Jansher, who now holds the big three prizes (the World Open champion, the world No 1 and the British Open champion) overcame Nancarrow, the sixth-seeded Australian, 15-12, 15-12, 9-15, 15-7, in a semi-final that could hardly have been bettered for entertainment, but raised questions at to why the Pakistani ever gets beaten.
For two games he attacked with such a wide and well-controlled mixture of strokes, balancing the long and the short games masterfully. Then, for the second night in succession, he drifted unaccountably into casual-looking errors.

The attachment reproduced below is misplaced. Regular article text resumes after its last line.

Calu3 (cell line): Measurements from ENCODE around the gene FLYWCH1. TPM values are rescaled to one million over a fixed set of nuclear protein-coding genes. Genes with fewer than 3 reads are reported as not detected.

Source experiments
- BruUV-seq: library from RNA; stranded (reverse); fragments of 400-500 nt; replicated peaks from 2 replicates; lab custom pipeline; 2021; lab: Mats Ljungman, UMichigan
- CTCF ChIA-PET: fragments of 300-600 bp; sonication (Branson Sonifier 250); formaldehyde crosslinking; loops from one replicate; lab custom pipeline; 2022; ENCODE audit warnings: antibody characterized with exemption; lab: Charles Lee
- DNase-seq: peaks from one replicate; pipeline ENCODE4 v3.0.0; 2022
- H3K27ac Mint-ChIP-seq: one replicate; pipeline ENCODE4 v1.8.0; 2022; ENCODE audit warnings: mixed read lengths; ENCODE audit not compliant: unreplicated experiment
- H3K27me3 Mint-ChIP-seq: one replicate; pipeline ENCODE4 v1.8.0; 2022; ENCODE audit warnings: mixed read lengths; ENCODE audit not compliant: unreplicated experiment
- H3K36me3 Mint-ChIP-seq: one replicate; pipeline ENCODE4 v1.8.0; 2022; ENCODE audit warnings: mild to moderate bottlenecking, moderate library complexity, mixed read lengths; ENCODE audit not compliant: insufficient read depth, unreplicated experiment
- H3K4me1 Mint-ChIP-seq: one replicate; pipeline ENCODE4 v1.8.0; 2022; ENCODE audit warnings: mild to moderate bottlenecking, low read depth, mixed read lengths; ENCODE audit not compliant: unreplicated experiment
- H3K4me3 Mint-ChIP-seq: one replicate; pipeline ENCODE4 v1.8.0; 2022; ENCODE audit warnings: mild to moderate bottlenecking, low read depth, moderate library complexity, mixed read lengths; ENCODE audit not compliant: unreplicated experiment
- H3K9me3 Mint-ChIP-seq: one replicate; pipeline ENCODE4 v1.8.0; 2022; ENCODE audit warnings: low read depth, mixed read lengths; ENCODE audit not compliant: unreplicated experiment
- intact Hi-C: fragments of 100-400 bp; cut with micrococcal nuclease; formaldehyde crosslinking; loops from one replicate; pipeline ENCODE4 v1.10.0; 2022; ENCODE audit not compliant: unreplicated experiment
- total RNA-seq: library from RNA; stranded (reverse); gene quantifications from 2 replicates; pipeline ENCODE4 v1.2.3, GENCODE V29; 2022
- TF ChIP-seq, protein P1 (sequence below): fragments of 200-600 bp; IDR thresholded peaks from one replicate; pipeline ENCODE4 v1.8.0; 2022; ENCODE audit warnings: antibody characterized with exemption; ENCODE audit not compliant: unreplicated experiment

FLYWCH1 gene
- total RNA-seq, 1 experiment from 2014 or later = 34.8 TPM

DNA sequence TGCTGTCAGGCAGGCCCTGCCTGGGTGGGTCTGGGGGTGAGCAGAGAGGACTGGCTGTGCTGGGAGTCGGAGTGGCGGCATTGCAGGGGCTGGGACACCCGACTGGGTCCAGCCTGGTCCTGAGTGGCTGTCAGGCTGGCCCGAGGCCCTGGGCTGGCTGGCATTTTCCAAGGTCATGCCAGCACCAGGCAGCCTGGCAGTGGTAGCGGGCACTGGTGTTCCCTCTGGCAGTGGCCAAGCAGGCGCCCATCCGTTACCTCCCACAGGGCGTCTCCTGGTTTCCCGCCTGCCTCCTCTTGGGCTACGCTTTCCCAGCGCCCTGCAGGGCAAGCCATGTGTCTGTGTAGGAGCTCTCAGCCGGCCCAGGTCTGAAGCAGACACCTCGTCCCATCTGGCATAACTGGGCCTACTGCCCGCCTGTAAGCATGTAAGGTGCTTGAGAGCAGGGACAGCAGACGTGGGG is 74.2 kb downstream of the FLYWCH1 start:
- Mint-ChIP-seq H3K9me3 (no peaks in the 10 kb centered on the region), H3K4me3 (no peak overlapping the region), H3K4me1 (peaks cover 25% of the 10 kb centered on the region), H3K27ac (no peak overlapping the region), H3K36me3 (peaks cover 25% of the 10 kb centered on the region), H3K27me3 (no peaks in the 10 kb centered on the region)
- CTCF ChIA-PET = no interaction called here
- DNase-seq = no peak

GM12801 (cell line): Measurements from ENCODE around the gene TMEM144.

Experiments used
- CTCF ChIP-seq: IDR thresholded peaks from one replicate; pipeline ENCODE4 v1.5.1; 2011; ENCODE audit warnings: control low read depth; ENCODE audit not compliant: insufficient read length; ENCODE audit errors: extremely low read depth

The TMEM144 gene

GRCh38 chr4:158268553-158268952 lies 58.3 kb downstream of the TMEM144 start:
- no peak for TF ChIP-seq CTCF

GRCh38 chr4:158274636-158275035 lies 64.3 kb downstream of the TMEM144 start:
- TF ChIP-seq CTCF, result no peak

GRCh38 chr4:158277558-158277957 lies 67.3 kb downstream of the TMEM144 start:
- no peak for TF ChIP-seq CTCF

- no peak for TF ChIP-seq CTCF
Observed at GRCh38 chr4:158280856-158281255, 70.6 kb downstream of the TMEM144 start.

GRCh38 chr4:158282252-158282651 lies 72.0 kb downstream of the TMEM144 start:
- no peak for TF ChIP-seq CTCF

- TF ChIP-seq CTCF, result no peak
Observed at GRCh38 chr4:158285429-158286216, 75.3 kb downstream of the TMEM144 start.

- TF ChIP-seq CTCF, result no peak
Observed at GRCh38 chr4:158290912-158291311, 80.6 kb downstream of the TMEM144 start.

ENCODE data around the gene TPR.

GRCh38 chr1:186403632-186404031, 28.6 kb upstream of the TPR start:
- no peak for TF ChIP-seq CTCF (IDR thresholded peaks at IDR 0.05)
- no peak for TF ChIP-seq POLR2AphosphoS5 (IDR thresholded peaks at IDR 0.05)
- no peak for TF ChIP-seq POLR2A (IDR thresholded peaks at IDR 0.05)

On Sunday this failing contributed to dangerous 5-10 and 10-12 fourth-game deficits against the fifth-seeded Australian, Brett Martin. This time he lost the third game to an unpredictable opponent who made a rush of winners from 2-3 to 8-3, before getting the code of conduct warning.
This happened at 10-7 when the referee inexplicably called a beautifully played backhand boast from Nancarrow down. Nancarrow earned a let on appeal, but then gained his warning for unwise remarks. Early in the fourth game, having been manoeuvred all round the court by Jansher during his periods of concentration, the Australian started to feel the pace - and the champion's journey to the final became swift.